The post-World War II period was one of exceptional prosperity and growth. Ontario has been the recipients of most immigration to Canada, largely immigrants from war-torn Europe in the 1950s and 1960s and following changes in federal immigration law, a massive influx of non-Europeans since the 1970s. From a largely ethnically British province, Ontario has rapidly become culturally very diverse.

The nationalist movement in Quebec, particularly after the election of the Parti Québécois in 1976, contributed to driving many businesses and English-speaking people out of Quebec to Ontario, and as a result Toronto surpassed Montreal as the largest city and economic centre of Canada.

Ontario's official language is English. Numerous French language services are available under the French Language Services Act of 1990 in designated areas where sizeable francophone populations exist.

Demographics

Historical populations
Year Pop. ±%
1851 952,004 —    
1861 1,396,091 +46.6%
1871 1,620,851 +16.1%
1881 1,926,922 +18.9%
1891 2,114,321 +9.7%
1901 2,182,947 +3.2%
1911 2,527,292 +15.8%
1921 2,933,662 +16.1%
1931 3,431,683 +17.0%
1941 3,787,655 +10.4%
1951 4,597,542 +21.4%
1956 5,404,933 +17.6%
1961 6,236,092 +15.4%
1966 6,960,870 +11.6%
1971 7,703,105 +10.7%
1976 8,264,465 +7.3%
1981 8,625,107 +4.4%
1986 9,101,695 +5.5%
1991 10,084,885 +10.8%
1996 10,753,573 +6.6%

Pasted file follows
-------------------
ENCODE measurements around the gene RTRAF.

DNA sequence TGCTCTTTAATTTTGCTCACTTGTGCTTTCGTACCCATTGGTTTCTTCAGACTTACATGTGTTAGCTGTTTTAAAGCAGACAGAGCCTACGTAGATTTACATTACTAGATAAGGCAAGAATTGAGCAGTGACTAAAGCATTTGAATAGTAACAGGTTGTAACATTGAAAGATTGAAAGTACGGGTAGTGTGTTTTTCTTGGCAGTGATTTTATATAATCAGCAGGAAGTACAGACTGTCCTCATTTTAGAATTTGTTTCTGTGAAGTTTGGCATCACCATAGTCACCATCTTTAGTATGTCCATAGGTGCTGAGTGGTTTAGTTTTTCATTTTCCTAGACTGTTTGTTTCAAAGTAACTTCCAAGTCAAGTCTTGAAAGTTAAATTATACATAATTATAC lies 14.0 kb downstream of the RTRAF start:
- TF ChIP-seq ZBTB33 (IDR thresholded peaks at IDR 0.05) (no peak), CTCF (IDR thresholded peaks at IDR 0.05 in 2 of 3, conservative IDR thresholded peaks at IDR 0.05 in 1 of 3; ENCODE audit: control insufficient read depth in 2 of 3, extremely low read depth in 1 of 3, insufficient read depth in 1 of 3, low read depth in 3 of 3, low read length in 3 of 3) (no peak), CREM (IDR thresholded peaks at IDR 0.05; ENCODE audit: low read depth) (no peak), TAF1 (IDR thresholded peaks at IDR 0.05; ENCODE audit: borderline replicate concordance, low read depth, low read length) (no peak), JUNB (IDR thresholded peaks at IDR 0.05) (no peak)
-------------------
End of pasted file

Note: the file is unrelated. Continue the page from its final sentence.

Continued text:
2001 11,410,046 +6.1%
2006 12,160,282 +6.6%
2011 12,851,821 +5.7%
2016 13,448,494 +4.6%
Source: Statistics Canada

In the 2011 census, Ontario had a population of 12,851,821 living in 4,887,508 of its 5,308,785 total dwellings, a 5.7 percent change from its 2006 population of 12,160,282. With a land area of 908,607.67 km2 (350,815.38 sq mi), it had a population density of 14.1/km2 (37/sq mi) in 2011. In 2013, Statistics Canada estimated the province's population to be 13,537,994.

The percentages given below add to more than 100 percent because of dual responses (e.g., "French and Canadian" response generates an entry both in the category "French Canadian" and in the category "Canadian").

The majority of Ontarians are of English or other European descent including large Scottish, Irish and Italian communities. Slightly less than 5 percent of the population of Ontario is Franco-Ontarian, that is those whose native tongue is French, although those with French ancestry account for 11 percent of the population. In relation to natural increase or inter-provincial migration, immigration is a huge population growth force in Ontario, as it has been over the last two centuries. More recent sources of immigrants with large or growing communities in Ontario include Caribbeans, Latin Americans, Europeans, Asians, and Africans. Most populations have settled in the larger urban centres.

In 2011, 25.9 percent of the population consisted of visible minorities and 2.4 percent of the population was Aboriginal, mostly of First Nations and Métis descent. There was also a small number of Inuit people in the province. The number of Aboriginal people and visible minorities has been increasing at a faster rate than the general population of Ontario.

Religion

In 2011, the largest religious denominations in Ontario were the Roman Catholic Church (with 31.4% of the population), the United Church of Canada (7.5%), and the Anglican Church (6.1%). 23.1% of Ontarians had no religious affiliation, making it the second-largest religious grouping in the province after Roman Catholics.

The major religious groups in Ontario in 2011 were:

Religion People %
Total 12,651,795 100  
Catholic 3,976,610 31.4
No religious affiliation 2,927,790 23.1
Protestant 2,668,665 21.1
Other Christians 1,224,300 9.7
Muslim 581,950 4.6
Hindu 366,720 2.9
Christian Orthodox 297,710 2.4
Jewish 195,540 1.5
Sikh 179,765 1.4
Buddhist 163,750 1.3
Other Religions 68,985 0.5

Language

See also: Franco-Ontarian